Have you ever wondered why the sky is blue in the morning, and then orange in the evening? Incredibly, milk can show us why!

Large clear container lit from the side glows orange

You will need

  • Smooth sided plastic jar, like a tupperware container
  • Water
  • Milk (full cream works best)
  • Tablespoon
  • Torch, like the one on your phone
  • A darkened room

What to do

  1. Add 1 tablespoon of milk to your plastic jar.

  2. Fill your plastic jar up with water. Congratulations! You have made your own sky jar.

  3. Bring your sky jar into a room you can darken by closing the shades and turning off the light. The room should still be light enough for you to see outlines of objects in the room.

  4. Take your torch and place your jar in front of it. Be careful not to knock the jar over! What colours can you see in the jar? Do the colours change across the jar?

    Large clear container lit from the side glows orange
  5. Next place your torch on the table with the light shining up. Place the jar on top of it. What colours do you see?

    You can repeat this experiment and change the amount of milk in the sky jar. What changes when there is more or less milk in your sky jar?

    Large, clear container lit from underneath has a blue glow
  6. Once you’re finished, pour your sky jar down the drain. Please don’t drink it! It won’t taste nice.

What’s happening?

Sunlight – and the light from your torch – is a combination of all the colours of the rainbow. This light travels in waves, like the ones you might see at the beach. Some colours travel as short and choppy waves, like the colour blue. Other light waves are long and lazy, like the colour orange. When sunlight enters the Earth’s atmosphere, the light waves bump into gas particles that are in the air and scatter in different directions. Short light waves, like blue, are scattered the most.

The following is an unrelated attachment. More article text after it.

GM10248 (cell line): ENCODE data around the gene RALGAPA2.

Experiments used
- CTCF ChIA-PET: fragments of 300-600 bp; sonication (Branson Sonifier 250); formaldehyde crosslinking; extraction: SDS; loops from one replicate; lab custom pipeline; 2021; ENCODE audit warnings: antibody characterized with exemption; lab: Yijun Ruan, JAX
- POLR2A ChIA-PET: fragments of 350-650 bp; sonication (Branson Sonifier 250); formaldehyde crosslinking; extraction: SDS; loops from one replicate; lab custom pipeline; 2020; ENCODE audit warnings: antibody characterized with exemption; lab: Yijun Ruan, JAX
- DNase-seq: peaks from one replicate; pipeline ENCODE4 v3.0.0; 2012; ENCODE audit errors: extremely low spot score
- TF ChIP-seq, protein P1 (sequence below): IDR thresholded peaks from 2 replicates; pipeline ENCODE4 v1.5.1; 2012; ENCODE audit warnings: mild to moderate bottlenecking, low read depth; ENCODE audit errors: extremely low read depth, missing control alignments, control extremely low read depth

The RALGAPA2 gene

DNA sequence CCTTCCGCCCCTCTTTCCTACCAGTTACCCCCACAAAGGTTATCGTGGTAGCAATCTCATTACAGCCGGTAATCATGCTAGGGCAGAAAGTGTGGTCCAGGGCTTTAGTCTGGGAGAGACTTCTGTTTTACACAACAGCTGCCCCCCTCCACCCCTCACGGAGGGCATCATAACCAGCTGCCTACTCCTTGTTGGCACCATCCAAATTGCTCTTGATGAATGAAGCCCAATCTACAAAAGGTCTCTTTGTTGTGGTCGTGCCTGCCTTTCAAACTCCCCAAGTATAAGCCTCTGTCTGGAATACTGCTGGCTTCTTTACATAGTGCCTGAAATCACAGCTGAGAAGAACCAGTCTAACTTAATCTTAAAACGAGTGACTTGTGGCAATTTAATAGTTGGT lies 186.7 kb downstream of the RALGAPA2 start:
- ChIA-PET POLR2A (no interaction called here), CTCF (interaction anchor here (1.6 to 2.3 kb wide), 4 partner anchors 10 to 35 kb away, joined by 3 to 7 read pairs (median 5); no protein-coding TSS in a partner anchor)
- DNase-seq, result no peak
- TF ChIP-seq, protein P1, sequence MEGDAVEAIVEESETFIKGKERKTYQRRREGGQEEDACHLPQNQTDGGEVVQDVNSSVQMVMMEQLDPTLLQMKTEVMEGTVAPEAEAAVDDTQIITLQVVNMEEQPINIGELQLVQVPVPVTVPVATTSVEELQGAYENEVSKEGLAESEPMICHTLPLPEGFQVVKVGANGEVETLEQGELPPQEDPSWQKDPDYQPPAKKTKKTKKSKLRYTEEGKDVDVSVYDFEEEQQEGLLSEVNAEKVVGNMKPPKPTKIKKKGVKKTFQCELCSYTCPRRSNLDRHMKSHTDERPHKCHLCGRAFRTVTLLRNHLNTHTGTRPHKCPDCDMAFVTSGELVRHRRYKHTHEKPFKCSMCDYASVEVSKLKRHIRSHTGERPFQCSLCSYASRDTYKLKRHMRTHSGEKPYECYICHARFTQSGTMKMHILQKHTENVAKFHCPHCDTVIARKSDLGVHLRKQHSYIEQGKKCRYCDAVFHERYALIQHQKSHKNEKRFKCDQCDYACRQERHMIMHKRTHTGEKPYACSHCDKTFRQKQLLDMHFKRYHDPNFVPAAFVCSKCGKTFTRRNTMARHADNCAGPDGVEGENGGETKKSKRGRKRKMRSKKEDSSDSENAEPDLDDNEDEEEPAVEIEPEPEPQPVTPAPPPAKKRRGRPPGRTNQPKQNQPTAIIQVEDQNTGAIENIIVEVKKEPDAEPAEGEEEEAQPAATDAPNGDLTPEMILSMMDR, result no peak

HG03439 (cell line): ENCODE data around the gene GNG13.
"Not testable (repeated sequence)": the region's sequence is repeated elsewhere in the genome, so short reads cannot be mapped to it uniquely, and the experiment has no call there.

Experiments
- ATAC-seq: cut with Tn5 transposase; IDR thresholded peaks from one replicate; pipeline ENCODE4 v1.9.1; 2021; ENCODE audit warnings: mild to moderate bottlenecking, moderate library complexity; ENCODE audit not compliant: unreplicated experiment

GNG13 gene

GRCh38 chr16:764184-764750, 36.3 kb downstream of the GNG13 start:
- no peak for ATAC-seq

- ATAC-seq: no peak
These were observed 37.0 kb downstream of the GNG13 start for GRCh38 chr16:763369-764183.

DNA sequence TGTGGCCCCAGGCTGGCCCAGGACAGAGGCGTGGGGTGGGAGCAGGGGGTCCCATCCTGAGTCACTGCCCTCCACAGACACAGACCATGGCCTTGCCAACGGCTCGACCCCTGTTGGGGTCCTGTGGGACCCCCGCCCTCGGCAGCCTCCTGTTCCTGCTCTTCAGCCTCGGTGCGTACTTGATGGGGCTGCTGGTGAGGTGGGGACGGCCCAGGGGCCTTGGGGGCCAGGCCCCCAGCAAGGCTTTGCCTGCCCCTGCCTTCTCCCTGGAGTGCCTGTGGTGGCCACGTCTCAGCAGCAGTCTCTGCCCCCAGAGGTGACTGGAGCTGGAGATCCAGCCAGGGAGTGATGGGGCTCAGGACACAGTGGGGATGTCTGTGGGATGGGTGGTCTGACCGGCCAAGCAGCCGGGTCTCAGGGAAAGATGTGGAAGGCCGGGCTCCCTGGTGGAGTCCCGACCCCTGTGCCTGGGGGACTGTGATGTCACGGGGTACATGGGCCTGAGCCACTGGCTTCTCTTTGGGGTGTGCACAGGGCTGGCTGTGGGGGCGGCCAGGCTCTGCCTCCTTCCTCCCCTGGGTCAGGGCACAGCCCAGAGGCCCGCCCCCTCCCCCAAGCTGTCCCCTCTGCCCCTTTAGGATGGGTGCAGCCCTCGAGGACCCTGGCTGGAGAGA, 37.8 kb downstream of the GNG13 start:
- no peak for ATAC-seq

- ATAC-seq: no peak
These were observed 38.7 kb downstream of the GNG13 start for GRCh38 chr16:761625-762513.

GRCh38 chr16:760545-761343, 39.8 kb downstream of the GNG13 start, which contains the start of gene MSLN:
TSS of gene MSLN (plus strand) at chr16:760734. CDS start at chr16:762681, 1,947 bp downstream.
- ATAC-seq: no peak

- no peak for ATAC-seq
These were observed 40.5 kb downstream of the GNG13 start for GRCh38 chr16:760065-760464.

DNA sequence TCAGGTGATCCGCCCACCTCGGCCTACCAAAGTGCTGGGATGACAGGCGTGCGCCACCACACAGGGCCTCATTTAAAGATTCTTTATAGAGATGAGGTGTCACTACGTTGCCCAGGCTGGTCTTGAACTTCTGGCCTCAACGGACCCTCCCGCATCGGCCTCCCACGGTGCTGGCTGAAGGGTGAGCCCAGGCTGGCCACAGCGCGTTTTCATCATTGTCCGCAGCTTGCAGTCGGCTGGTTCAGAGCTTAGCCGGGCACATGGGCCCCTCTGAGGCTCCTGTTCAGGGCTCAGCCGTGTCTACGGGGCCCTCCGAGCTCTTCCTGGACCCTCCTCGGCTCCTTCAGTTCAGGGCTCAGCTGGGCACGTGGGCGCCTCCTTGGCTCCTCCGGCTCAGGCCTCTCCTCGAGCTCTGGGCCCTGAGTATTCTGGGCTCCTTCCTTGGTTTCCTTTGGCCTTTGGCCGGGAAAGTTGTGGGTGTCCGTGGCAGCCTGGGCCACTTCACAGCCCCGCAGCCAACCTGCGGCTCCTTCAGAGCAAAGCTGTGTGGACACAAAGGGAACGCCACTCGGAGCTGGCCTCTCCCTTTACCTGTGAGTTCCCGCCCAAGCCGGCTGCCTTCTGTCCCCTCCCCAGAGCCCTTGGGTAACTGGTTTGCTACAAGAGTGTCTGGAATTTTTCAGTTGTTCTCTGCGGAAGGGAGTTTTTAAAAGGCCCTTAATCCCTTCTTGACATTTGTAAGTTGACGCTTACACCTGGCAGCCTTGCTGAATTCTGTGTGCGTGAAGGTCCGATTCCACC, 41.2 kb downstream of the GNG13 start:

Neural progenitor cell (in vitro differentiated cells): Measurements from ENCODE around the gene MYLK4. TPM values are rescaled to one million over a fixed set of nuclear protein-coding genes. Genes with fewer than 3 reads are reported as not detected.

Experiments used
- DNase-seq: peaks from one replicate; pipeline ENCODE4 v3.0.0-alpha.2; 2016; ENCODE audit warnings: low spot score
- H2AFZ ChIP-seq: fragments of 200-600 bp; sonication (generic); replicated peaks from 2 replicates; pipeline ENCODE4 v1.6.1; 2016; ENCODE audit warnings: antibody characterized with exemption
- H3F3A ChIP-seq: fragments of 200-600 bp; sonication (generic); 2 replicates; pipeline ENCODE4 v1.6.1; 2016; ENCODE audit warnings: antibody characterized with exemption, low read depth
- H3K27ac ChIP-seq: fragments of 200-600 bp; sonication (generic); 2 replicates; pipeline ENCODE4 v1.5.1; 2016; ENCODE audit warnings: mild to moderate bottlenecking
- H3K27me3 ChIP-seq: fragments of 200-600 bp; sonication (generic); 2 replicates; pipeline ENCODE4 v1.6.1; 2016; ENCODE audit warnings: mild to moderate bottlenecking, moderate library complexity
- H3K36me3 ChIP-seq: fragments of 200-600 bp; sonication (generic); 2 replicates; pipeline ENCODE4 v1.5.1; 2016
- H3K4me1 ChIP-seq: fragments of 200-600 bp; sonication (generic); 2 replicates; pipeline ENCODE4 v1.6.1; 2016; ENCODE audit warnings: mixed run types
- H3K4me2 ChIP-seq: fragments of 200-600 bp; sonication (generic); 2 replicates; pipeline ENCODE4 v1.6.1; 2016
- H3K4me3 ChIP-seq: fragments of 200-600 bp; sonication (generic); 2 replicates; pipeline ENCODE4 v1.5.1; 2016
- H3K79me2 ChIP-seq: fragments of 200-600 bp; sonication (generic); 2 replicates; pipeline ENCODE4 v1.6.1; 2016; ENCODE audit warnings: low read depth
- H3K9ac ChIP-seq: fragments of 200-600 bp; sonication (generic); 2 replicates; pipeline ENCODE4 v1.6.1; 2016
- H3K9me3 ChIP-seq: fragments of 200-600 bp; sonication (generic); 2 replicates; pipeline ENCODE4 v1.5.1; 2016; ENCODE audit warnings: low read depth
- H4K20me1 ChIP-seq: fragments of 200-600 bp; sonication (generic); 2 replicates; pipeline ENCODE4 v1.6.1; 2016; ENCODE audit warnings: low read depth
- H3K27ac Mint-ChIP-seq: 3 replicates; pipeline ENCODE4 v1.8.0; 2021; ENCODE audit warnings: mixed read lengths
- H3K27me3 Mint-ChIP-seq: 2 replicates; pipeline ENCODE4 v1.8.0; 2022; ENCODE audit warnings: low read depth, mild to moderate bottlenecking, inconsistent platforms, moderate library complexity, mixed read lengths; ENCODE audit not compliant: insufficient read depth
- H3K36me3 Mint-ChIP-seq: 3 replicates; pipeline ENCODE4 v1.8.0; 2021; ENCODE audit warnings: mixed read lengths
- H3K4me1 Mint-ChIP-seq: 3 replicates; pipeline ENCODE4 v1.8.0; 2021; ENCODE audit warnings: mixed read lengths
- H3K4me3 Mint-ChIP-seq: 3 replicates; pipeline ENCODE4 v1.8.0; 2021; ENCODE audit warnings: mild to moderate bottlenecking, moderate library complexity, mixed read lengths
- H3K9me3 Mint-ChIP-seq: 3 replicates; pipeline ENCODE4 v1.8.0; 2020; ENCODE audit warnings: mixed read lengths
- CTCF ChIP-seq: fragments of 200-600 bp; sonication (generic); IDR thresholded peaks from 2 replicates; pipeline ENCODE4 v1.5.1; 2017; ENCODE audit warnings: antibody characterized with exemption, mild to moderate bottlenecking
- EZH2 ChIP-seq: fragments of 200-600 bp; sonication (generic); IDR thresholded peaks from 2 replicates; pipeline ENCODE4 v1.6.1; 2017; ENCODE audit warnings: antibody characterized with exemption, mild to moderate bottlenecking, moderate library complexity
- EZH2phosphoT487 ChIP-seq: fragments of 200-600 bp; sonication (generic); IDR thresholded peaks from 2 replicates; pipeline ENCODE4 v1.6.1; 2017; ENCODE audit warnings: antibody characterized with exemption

In our sky jar, the water acts like Earth’s atmosphere, and the milk acts like the gas particles that scatter the light. When the sun is directly overhead, its light has a short distance to travel through the atmosphere. Over this short distance, the blue light still gets scattered the most. This scattering is why we see the sky as blue during the day. You can see this colour at the bottom of your sky jar, at the closest point to the torch.

Stunning Sunsets

As the Sun sets, the sunlight enters the atmosphere at an angle and must pass through more gas particles. This means that sunlight will collide with more gases and scatter more light waves. This completely scatters the blue light away, meanwhile the orange light makes its way through the atmosphere and into your eyes. This leads to the lovely orange colours we see during a sunset. You can see this at the top of your sky jar, the point furthest away from your torch.

You can experiment with your sky jar a lot. Test how moving the torch around and the distance it is from the jar affects the sky. See how adding more or less milk affects the sky in the same way more or less gases in the atmosphere would. With this experiment, the sky’s the limit.

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